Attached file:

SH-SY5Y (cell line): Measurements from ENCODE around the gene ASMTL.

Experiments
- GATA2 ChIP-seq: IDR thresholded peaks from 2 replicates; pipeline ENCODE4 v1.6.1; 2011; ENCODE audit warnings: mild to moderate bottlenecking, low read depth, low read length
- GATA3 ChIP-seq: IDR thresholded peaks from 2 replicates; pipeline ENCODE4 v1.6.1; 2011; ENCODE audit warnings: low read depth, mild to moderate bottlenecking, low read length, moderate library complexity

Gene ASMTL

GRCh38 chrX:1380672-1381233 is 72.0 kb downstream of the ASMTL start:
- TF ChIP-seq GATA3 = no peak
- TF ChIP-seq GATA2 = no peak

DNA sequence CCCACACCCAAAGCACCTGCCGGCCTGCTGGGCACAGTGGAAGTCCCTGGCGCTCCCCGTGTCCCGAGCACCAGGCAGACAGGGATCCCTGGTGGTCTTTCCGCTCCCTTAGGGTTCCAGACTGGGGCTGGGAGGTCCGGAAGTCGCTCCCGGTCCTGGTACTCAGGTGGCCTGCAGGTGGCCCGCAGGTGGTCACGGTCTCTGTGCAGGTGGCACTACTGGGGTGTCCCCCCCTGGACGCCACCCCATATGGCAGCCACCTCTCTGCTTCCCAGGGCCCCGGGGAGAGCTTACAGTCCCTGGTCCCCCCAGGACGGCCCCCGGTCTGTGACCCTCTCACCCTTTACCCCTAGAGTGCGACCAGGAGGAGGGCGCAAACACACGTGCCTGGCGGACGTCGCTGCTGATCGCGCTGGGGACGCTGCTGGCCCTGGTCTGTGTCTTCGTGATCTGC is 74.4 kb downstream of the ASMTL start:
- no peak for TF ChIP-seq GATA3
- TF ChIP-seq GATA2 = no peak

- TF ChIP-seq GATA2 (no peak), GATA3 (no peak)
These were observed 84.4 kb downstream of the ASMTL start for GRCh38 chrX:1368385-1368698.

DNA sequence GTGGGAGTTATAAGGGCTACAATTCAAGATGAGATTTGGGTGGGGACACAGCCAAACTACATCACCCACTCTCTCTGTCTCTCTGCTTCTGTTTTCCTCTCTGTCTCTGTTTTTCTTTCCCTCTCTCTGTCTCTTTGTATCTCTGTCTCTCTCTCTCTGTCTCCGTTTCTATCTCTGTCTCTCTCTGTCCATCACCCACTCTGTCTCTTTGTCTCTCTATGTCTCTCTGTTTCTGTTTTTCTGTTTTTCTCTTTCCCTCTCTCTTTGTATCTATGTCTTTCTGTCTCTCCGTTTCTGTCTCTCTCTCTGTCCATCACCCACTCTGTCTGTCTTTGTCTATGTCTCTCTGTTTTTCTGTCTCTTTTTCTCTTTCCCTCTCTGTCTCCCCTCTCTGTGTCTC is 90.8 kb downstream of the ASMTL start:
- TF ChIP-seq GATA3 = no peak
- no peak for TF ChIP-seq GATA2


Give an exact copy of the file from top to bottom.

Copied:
SH-SY5Y (cell line): Measurements from ENCODE around the gene ASMTL.

Experiments
- GATA2 ChIP-seq: IDR thresholded peaks from 2 replicates; pipeline ENCODE4 v1.6.1; 2011; ENCODE audit warnings: mild to moderate bottlenecking, low read depth, low read length
- GATA3 ChIP-seq: IDR thresholded peaks from 2 replicates; pipeline ENCODE4 v1.6.1; 2011; ENCODE audit warnings: low read depth, mild to moderate bottlenecking, low read length, moderate library complexity

Gene ASMTL

GRCh38 chrX:1380672-1381233 is 72.0 kb downstream of the ASMTL start:
- TF ChIP-seq GATA3 = no peak
- TF ChIP-seq GATA2 = no peak

DNA sequence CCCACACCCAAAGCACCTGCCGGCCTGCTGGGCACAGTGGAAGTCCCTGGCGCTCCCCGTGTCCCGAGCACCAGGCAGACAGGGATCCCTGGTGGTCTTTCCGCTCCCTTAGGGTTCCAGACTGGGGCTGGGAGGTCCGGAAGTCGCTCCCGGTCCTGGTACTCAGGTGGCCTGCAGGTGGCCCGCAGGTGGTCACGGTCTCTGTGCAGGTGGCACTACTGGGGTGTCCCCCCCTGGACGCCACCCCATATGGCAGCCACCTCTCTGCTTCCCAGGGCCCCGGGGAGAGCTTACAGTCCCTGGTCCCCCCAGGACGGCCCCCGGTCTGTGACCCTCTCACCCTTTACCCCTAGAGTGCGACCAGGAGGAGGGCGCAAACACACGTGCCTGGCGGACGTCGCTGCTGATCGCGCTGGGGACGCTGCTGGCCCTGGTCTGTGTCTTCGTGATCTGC is 74.4 kb downstream of the ASMTL start:
- no peak for TF ChIP-seq GATA3
- TF ChIP-seq GATA2 = no peak

- TF ChIP-seq GATA2 (no peak), GATA3 (no peak)
These were observed 84.4 kb downstream of the ASMTL start for GRCh38 chrX:1368385-1368698.

DNA sequence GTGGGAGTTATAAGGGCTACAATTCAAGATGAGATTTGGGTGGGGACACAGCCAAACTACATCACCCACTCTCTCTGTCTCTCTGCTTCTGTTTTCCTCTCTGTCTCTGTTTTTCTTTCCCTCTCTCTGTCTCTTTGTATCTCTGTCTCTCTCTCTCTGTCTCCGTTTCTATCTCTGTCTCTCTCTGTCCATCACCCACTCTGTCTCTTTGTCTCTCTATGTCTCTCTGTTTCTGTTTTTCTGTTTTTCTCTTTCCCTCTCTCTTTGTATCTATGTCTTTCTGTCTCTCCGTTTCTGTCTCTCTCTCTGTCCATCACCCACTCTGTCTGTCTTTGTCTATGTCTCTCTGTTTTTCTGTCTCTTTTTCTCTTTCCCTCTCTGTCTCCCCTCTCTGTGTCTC is 90.8 kb downstream of the ASMTL start:
- TF ChIP-seq GATA3 = no peak
- no peak for TF ChIP-seq GATA2